In this post I’m going to cover all the basics on pistol sights. We’ll run through the types, uses, and differences. So sit down, crack open a beer, and get your read on.
Why the hell did I write an entire post on pistol sights? Because I find my self swapping pistol sights way more that I thought I would. Every time I buy a rifle I know I’ll be putting some sort of sighting system on it. Some bolt guns don’t even come with sights since it’s understood that you’ll mount a scope. Pistol sights are generally an afterthought for most people that buy a pistol, but they shouldn’t be. A set of aftermarket irons can set you back $100. Red dots and scopes creep up around $600 on the high end for pistols. Once you find out what you like you’ll start switching everything over.
If you’re wonder my personal preferences here they are:
- Plinking and USPSA Competition – Flat Black Rear, Fiber Optic Front
- Home Defense/Carry – Three Dot Tritium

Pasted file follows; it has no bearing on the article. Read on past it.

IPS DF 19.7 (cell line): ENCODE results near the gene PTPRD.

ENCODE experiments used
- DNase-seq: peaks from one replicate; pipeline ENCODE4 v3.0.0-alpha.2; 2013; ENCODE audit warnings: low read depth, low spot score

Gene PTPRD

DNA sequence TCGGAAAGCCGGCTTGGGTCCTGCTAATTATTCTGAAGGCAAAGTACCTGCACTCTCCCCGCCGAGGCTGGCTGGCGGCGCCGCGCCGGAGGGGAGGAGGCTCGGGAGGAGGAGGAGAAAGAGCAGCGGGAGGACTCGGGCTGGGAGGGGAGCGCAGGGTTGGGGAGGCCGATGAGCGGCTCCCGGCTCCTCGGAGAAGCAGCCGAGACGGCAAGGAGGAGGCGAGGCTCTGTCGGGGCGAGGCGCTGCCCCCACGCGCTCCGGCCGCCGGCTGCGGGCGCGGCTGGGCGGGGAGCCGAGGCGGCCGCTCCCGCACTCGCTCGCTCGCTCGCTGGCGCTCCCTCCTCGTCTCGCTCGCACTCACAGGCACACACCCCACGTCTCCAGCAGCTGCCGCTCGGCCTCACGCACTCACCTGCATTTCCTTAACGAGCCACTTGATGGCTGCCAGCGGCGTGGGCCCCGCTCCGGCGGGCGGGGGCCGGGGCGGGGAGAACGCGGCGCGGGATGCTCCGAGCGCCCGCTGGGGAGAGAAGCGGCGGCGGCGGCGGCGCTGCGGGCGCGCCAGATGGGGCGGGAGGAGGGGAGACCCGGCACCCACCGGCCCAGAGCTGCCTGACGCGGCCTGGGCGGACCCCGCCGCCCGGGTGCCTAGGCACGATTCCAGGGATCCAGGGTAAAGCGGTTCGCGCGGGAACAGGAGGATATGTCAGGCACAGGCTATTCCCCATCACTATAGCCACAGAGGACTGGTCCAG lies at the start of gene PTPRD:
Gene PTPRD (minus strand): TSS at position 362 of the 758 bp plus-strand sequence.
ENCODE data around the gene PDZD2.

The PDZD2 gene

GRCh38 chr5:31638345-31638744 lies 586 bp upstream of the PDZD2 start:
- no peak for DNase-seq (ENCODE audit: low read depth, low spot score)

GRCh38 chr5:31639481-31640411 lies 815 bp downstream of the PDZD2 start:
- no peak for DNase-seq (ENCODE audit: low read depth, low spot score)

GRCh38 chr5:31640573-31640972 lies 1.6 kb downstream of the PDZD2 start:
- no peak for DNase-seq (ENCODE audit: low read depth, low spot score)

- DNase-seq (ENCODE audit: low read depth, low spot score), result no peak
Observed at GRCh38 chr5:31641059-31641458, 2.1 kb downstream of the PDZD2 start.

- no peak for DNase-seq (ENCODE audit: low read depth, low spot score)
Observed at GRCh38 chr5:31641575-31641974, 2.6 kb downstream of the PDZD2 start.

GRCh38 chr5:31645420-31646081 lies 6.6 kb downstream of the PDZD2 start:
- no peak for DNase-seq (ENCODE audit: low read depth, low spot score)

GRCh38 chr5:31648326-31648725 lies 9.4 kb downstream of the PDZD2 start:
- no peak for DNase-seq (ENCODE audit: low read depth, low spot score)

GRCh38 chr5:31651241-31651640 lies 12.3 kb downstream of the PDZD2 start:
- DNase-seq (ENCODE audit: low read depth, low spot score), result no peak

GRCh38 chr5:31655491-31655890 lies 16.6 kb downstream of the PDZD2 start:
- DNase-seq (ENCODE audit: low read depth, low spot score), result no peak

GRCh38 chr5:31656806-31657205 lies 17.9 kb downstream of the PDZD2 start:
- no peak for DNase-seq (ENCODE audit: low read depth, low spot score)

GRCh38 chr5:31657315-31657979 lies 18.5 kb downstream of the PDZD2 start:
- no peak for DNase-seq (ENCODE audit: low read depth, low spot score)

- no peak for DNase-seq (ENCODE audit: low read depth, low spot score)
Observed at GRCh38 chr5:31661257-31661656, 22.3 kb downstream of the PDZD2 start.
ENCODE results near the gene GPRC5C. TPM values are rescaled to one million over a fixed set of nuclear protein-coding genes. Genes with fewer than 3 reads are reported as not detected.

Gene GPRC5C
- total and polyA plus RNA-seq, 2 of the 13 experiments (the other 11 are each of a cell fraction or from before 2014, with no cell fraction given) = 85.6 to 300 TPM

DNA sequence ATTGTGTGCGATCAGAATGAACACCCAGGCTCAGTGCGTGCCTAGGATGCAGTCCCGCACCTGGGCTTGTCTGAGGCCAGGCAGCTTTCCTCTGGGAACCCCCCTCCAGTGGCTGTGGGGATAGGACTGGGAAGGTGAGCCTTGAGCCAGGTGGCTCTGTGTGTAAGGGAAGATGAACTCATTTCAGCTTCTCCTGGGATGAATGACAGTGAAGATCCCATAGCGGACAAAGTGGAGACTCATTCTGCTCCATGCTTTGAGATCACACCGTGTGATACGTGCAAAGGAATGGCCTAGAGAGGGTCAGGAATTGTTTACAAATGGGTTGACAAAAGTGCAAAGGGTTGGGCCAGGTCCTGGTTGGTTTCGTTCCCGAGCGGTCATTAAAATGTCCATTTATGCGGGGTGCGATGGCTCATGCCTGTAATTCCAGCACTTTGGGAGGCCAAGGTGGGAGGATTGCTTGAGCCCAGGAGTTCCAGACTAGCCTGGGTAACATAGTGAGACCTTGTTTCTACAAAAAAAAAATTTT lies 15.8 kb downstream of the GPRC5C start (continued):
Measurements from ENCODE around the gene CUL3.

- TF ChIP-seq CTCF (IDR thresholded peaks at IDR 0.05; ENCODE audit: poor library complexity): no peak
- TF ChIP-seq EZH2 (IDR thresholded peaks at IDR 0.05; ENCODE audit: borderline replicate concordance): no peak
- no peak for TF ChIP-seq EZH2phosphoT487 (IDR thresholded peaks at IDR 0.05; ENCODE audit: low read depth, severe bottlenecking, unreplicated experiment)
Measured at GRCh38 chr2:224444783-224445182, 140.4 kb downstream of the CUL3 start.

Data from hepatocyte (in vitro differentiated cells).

- Hunting – I don’t hunt with pistols, but if I did it would be a low power (4x or less) with a duplex reticle
We’re starting with the basics, and iron sights are as basic as they come. Iron Sights are kind of a catch-all term used to describe a non-electronic, zero magnification set of sights. They’re called iron sights because that’s generally what they are made of. No glass, No batteries, No lasers. Just plain old steel (or plastic if the manufacturer is a cheap shit).
There are several configurations, but 99% of them are some variation of a notch and post sight. A notch and post is exactly what it sounds like. The rear sight has a notch cut into it which allows the shooter to look through to the front sight, which appears as a post. When the sights are properly aligned left/right (windage) and up/down (elevation) the shooter is able to hit what he wants (assuming they don’t flinch, and that the gun is sighted in). Where you hold the front sight on the target is a shooter preference and determined by how you sight it in, we’ll get into it later.